Sohail Inayatullah, Professor, Graduate Institute of Futures Studies, Tamkang University; adjunct Professor, Faculty of Arts and Social Sciences, University of the Sunshine Coast.
Drawing inspiration from the recent Australian Association for Environmental Education conference, this essay paints a different possible scenario for the future of Australia.
It has been almost twelve years since the Howard-Costello run was dramatically defeated. Australians, while enjoying economic rise, tired of the social and environmental divide that followed. The Liberal party had been great at economic growth within the industrial paradigm but the digital era demanded far more flexibility and creativity than a 1950s childhood could give leaders.
Since the new leadership – a coalition of new labour, Green and recently created political parties – there have been dramatic changes.
Some have been visible changes, one can see while walking around in cities, others have been systemic changes, but the major shift has been one of worldview – from the politics of fear and exclusion to the ethics of inclusion and a version of sustainability. As well, the story Australians told about themselves had changed – it was not about “children overboard” or “interest rate hikes” but about the confident but ethical Aussie, certainly punching above one’s weight but not boasting about it. On the contrary, more and more Aussies took a personal pride in quietly , working with other cultures to meet the global challenges.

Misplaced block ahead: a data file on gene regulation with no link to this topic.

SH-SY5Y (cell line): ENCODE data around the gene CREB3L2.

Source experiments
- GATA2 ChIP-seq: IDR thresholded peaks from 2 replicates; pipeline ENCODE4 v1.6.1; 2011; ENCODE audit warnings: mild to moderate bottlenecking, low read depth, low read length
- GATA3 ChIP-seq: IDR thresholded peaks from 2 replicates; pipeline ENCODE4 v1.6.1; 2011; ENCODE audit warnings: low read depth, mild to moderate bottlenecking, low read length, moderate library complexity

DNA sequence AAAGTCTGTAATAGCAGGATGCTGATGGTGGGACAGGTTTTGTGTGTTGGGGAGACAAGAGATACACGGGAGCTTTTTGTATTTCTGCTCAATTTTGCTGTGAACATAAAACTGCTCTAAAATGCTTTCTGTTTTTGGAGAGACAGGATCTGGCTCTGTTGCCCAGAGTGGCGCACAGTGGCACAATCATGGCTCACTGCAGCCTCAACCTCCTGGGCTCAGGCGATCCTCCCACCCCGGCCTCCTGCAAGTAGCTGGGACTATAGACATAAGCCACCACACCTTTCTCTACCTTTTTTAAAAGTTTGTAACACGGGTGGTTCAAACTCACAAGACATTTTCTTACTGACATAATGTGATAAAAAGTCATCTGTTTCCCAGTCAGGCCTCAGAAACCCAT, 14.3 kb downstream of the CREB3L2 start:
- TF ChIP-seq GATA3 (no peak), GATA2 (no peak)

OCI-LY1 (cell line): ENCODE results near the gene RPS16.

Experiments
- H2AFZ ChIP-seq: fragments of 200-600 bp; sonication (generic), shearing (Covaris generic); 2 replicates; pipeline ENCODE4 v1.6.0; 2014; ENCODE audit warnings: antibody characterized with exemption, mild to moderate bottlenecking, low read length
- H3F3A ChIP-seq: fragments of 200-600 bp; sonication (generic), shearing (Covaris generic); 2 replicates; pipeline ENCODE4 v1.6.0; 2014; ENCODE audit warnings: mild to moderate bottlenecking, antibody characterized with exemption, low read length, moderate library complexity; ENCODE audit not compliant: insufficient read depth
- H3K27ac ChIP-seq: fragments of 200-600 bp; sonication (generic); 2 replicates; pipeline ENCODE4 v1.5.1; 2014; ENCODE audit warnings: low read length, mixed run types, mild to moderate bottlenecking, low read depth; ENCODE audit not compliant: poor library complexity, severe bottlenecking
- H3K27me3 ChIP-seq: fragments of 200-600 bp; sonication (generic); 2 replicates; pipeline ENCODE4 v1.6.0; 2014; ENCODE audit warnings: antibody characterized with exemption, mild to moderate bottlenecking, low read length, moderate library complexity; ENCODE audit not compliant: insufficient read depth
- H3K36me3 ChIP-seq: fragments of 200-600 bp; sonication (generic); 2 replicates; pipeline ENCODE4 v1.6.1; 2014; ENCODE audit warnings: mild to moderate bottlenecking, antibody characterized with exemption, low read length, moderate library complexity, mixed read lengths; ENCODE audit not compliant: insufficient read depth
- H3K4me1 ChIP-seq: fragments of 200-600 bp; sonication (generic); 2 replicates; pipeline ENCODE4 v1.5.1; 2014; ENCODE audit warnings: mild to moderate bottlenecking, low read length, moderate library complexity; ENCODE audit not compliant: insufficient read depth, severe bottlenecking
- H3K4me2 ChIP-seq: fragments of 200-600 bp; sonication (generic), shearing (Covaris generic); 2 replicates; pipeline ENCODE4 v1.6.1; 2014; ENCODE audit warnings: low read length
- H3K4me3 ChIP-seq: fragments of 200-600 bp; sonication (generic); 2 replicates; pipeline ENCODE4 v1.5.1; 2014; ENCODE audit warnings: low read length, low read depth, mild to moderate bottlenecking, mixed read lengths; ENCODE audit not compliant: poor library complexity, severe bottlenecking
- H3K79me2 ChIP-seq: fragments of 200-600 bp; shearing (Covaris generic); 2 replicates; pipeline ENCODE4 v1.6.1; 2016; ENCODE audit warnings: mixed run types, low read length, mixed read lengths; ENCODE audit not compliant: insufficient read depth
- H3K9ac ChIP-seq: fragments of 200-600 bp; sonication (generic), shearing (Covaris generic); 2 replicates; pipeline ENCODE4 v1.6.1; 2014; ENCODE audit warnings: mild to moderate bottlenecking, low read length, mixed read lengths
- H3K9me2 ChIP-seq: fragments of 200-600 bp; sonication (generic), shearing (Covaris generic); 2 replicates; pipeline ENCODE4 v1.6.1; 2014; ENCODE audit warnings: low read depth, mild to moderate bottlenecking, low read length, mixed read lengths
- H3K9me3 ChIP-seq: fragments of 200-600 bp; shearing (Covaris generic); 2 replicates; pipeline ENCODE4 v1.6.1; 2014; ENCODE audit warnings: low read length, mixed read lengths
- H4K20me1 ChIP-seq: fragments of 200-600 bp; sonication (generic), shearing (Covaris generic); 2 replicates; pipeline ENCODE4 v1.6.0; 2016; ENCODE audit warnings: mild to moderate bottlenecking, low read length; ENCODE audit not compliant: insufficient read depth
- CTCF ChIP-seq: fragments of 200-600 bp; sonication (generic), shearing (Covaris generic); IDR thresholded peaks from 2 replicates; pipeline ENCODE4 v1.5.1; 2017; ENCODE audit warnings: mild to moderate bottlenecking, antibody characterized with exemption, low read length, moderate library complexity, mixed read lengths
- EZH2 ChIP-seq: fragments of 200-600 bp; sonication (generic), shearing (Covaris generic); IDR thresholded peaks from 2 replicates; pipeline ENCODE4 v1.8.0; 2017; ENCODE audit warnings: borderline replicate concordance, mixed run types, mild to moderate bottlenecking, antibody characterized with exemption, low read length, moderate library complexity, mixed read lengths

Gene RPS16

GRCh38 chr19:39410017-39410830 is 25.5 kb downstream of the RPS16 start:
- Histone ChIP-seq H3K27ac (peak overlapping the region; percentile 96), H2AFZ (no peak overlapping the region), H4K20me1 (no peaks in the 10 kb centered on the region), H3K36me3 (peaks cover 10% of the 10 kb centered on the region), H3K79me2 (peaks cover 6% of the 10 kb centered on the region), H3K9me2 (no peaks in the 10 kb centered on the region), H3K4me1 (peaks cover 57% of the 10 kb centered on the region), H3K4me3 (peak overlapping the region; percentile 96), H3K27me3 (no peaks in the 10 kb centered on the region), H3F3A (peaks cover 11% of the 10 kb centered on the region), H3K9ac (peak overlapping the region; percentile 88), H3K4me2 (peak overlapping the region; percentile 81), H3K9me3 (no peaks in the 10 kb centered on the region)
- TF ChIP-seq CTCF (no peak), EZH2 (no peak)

Of course, the obvious happened. Australia signed Kyoto, the Prime Minister apologized to indigenous communities, a republic was created. And: the first Australian president was aboriginal, providing (as with Nelson Mandela in South Africa), moral leadership and direction.
The rise of cultural creatives – a mere five per cent of the population a generation ago but now almost 30 per cent has been the driver of change. Their values of ecology, spirituality, gender partnership, concern for future generations and globalism (freedom of movement of culture, ideas, labour and capital but protection of local communities) have had dramatic impacts throughout the world. They were central in the dramatic rise of a culture of engaged caring.